Hartland, Freeborn to share water systemsPublished 10:30am Wednesday, July 3, 2013
HARTLAND — By the summer of 2014, the cities of Hartland and Freeborn will begin sharing a water treatment system.
The city councils in both communities on Monday voted to create a joint powers board to oversee the treatment system and approved the financial responsibilities for both entities.
Costs for the system — including a new treatment plant, water tower, water main and water meters, plus engineering costs — total about $6 million. The treatment facility will be in Hartland, with distribution lines running to and from Freeborn.
“It was a big community effort for everyone,” said Hartland Mayor Kelly Routh, noting that the shared system will be a long-term savings for both cities.
Construction on the facility is already underway and should be running in Hartland by October, said Nicole LaFrance, city clerk for both cities. In the spring, crews will begin to connect about six-miles of trunk lines and distribution lines from the facility to Freeborn. The connection is expected to take six weeks and the water main will go from Freeborn County Road 33 to County Road 10.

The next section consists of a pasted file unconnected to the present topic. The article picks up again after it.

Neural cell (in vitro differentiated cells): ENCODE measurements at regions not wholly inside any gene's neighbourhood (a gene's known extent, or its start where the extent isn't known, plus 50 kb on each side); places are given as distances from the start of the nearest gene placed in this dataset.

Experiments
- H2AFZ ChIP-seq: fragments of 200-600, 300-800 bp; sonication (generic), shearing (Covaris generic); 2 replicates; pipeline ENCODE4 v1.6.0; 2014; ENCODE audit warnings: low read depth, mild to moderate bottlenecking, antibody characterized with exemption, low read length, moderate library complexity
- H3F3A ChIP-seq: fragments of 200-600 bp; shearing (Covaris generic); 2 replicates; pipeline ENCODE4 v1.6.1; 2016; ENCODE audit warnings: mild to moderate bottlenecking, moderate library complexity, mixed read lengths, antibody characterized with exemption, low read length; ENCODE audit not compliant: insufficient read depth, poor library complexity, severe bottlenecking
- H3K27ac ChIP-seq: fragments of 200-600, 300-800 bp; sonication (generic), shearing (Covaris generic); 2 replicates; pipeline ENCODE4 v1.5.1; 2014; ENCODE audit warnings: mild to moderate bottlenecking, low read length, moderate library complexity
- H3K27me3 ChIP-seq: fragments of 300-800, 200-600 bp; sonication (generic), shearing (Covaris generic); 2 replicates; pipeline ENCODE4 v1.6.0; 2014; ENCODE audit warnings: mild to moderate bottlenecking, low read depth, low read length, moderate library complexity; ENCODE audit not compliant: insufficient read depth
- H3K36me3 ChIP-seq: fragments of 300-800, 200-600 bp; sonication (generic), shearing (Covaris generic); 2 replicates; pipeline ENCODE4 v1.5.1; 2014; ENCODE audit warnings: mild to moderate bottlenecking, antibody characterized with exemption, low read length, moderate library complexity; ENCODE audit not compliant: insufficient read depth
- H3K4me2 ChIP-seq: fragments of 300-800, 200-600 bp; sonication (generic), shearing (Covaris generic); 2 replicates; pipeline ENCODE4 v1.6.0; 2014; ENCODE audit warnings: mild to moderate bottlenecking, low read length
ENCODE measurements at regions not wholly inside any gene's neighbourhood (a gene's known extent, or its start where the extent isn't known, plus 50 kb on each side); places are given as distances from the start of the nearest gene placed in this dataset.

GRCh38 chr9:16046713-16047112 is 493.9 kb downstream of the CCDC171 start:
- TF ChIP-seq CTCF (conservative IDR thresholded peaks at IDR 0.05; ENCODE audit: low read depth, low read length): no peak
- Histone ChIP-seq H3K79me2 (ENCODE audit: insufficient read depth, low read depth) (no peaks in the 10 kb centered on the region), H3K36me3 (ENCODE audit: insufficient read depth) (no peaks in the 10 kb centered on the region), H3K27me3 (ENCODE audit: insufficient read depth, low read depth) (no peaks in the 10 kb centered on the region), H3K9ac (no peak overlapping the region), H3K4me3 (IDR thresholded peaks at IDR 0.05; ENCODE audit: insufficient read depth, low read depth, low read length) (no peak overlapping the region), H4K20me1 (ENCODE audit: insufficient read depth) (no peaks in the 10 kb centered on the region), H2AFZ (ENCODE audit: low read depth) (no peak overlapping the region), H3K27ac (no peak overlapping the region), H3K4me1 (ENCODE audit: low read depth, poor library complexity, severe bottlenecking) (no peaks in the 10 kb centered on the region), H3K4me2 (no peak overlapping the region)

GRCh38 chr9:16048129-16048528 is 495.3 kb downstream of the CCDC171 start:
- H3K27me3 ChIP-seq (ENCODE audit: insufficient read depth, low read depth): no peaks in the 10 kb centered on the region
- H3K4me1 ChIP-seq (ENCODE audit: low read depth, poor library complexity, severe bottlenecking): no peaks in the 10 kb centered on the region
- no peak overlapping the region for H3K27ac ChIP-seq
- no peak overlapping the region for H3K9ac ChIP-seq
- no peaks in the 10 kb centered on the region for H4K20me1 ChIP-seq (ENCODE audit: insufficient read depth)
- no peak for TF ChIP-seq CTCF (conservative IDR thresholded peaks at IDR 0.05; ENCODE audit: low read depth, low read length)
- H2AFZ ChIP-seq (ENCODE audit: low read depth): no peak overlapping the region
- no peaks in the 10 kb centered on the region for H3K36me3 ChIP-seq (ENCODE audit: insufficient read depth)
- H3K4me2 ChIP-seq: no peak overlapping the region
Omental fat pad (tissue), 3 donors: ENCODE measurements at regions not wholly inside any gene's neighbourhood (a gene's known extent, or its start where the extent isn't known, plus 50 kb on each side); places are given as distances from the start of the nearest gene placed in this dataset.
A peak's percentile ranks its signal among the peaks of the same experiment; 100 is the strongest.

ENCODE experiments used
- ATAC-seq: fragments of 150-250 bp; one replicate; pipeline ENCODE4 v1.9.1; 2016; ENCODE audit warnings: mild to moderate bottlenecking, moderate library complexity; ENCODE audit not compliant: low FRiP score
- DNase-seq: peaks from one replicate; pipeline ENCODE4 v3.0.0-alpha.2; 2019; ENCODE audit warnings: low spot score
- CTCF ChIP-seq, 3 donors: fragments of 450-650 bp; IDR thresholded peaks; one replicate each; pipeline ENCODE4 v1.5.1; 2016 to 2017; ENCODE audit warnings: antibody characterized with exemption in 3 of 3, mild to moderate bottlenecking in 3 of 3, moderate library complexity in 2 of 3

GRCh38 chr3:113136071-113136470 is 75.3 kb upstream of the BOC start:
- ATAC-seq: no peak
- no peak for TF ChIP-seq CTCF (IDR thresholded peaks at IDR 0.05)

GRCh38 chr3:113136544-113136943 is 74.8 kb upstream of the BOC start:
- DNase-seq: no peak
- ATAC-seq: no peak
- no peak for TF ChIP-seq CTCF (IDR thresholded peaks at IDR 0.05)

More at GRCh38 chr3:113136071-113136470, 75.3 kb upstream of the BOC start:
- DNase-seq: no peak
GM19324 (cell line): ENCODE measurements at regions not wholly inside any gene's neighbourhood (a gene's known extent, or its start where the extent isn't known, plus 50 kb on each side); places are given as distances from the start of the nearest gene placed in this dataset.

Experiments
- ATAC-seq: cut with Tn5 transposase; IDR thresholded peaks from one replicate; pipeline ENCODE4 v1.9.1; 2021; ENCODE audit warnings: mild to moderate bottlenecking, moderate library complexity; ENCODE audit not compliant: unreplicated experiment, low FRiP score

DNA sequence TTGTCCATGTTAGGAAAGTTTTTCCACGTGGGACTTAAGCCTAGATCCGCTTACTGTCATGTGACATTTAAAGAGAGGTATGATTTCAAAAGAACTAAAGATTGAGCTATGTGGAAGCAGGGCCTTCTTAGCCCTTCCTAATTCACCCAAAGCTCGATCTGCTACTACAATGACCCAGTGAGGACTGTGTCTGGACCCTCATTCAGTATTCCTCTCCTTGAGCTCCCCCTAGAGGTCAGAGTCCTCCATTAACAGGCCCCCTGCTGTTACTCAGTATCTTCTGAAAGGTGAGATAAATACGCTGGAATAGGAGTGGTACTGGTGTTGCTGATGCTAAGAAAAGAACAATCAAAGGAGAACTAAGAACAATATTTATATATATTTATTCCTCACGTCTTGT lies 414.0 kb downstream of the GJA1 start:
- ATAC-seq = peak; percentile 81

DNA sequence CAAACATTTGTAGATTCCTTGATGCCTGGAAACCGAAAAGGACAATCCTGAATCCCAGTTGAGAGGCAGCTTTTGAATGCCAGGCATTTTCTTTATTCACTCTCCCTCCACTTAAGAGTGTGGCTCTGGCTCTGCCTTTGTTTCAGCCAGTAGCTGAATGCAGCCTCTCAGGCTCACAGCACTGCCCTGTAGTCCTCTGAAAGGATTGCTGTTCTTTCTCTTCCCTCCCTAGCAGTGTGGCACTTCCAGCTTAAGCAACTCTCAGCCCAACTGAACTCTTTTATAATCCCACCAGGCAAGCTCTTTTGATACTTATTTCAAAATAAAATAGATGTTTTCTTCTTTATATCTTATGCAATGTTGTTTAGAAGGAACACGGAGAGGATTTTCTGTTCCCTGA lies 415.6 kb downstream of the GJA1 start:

“It should be an exciting project for them,” said John Graupman with Bolton & Menk engineering firm, which is overseeing the project. “We all see this as a wave of the future.”
A new water tower will be erected in Hartland next year. The current one dates back to the 1920s while the tank is from the 1960s, Routh said.
LaFrance said Hartland is paying for the treatment plant and for a majority of the water tower. Freeborn is contributing $330,000 toward the system.
LaFrance said Hartland received a $1.23 million U.S. Department of Agriculture Rural Development loan and a $1.25 million rural development grant to help cover the city’s costs.
Freeborn will be responsible for the cost of the water main and for new water meters. The city received a $1.18 million Rural Development loan, a $1.4 million rural development grant and $630,000 in Small Cities Development funding. The Small Cities funding was part of a larger $980,000 grant given to the city — the largest given out by the state through the program.
Once construction is completed, the cities will share ownership and share the costs of upkeep.
Routh said Hartland’s water treatment facility was more than 40 years old and in need of repair when officials came up with the idea of sharing a plant with another community.
Freeborn Mayor Theo Beckmann said the project has been a long-time coming for his city. It has been a priority project during at least the last six years, he said, as Freeborn’s current system exceeds the state threshold for arsenic.
“Everyone out in western Minnesota, they have been doing these joint water projects a lot more frequently,” Beckmann said.